WASHINGTON: U.S. President Barack Obama is sending his defense chief next week to the Middle East, where he faces the unenviable job of reassuring allies such as Israel that a nuclear deal with Iran will not undermine America's commitment to their security.
It could be a very hard sell.
So far, the White House has only disclosed one stop on the trip - to Israel, where Prime Minister Benjamin Netanyahu condemned Tuesday's deal as "a stunning, historic mistake."
U.S. defense officials told Reuters that Defense Secretary Ash Carter would travel elsewhere within the region but declined to offer details.
The agreement between Iran and six major world powers could transform the Middle East, curbing sensitive Iranian nuclear activities in exchange for sanctions relief - and, in the process, upending assumptions about Tehran's isolation.
Iran is the predominant Shi'ite Muslim power, hostile both to Israel and to Washington's Sunni Muslim-ruled Arab friends, particularly Saudi Arabia. Allies of Riyadh and Tehran have fought decades of sectarian proxy wars in Syria, Lebanon, Iraq and Yemen.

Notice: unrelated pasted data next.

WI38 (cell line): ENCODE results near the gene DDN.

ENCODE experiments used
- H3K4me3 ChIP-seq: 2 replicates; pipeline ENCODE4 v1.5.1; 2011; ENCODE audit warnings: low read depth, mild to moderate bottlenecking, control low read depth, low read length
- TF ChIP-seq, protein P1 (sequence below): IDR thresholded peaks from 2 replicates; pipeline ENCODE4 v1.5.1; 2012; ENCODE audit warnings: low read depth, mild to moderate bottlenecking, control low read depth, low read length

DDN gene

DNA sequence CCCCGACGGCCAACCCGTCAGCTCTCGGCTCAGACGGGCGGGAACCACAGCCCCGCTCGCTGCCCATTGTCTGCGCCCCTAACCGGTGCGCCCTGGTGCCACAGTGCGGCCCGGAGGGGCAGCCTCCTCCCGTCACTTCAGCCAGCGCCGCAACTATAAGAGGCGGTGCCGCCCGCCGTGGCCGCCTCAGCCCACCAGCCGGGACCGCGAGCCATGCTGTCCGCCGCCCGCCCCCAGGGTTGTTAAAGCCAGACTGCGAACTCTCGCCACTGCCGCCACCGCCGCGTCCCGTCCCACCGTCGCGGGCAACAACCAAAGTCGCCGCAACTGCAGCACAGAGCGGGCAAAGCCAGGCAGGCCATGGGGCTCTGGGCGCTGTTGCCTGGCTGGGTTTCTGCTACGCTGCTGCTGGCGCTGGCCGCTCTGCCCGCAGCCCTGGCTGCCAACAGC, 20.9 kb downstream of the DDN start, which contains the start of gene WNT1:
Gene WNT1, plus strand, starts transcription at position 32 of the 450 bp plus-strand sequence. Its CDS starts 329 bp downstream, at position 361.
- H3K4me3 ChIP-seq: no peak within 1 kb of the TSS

Even U.S. military officials concede that unchaining Iran's economy from crippling sanctions will likely translate into more money for Iran's military and its surrogates abroad.
Offering a hint of his message to allies, Carter said in a statement about the Iran deal that the United States stood ready to "check Iranian malign influence".
"We remain prepared and postured to bolster the security of our friends and allies in the region, including Israel," he said.
Philip Gordon, who until March was the top White House National Security Council official on the Middle East, said there needed to be an explanation that the nuclear deal was not what allies such as Israel feared: "Which is blanket reconciliation with Iran."
If U.S. allies in the region say they need more defense and intelligence cooperation, "then that needs to be part of the discussion," he said.
Obama made a flurry of phone calls with regional allies on Tuesday, including with the crown prince of Abu Dhabi and King Salman of Saudi Arabia. The White House said Obama stressed a commitment to work with Gulf partners to counter Iran's "destabilizing activities" and help them bolster their defense capabilities.
The prospect of an increasingly assertive Iran has seen Gulf states build up their militaries, including with U.S. weaponry. Obama hosted leaders of the Sunni Arab states in the United States in May, vowing to back them against any external attack.